Being a woman can help you get on in the hospitality industry, but there are still hurdles to get over. Personal performance coach Charlie Damonsing explains
The hospitality industry is still seen by many as a male-dominated environment, especially when it comes to middle and upper management. While women make up 60% of the sector's workforce, only 42% of managers are women, according to the British Hospitality Association's figures for 2005. As you look further up the tree, there are fewer and fewer examples of women commanding the top jobs in the industry.
While there are many reasons why women naturally make very good managers in hospitality, there are also several factors that prevent them from progressing to the top.
Now, though, with rapidly changing employment legislation and more flexible working practices, the industry has a great opportunity to recognise the contribution of women and embrace the changes required to bring them through into the top levels of management.
Whatever industry you are in, the crucial time in a woman's career is when there are decisions to be made about prioritising family life and work. Many women do not progress to the top of their profession because having a family and working cannot be balanced correctly, and the family wins out.
Women working in the hospitality sector in the 1970s and 1980s, along with those in most other industries, found the work environment a particularly tough place. But today, even the hospitality industry is in a much stronger position to adopt the flexible working practices that make family and career more manageable. Part-time work, flexible hours and job-sharing are already seen as part of industry life.
Personnel departments and managers must be encouraged to listen more to their staff, and be prepared to try new working practices. If staff can have a decent work-life balance, the business is more likely to retain its experienced and capable managers.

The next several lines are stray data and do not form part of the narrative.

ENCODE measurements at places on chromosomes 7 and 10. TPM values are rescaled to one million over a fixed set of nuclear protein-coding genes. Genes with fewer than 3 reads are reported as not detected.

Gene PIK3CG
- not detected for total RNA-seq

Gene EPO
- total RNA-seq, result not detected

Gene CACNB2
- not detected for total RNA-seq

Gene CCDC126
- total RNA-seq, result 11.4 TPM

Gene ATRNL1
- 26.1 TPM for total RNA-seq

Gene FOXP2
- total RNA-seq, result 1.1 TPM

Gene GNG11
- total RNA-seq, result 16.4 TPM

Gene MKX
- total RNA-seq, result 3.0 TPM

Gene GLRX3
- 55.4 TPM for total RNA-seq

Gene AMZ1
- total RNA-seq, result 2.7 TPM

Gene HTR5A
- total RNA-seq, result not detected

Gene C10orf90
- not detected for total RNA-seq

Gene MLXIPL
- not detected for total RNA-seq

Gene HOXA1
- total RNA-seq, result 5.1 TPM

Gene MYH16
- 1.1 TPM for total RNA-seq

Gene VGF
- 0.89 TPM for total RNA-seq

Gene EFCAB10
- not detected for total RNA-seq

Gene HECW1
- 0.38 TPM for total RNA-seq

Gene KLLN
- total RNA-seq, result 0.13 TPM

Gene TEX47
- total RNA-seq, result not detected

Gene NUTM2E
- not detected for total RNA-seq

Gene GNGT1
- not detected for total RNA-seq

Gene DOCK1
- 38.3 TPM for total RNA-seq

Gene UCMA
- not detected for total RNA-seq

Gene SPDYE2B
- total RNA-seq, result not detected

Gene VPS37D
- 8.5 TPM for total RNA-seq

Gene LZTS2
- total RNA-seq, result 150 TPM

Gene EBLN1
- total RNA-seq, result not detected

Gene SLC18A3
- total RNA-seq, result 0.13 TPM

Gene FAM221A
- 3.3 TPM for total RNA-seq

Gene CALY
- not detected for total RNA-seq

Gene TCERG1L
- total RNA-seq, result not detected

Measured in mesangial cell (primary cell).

Several women head chefs who are now in their late 20s and early 30s do not see a conflict between family and work. They are confident that they can have their career, then start a family, come back to work afterwards and continue to progress in their job.
There are several ways that women can help themselves to get ahead in the industry.
Ask yourself what you do well and get feedback from your staff and colleagues - you may be surprised by what they value you for. Acknowledge your skills and develop your confidence.
It's important to set boundaries. If you are capable, it is likely that you will be asked to do things which are not strictly part of your job. Be careful of taking on too much that is not within your remit, or you may find yourself ignoring your own responsibilities.
Learning to say "no" is also a key skill. In this business it is easy to say "yes" to staff and guests far too often. The more you say "yes", the more people will ask for your help.
Goals are also good to check your progress against - be they one-year, five-year or weekly - while "working smart", or being clever about what work you do and when you do it, can help you find the best times to do specific tasks.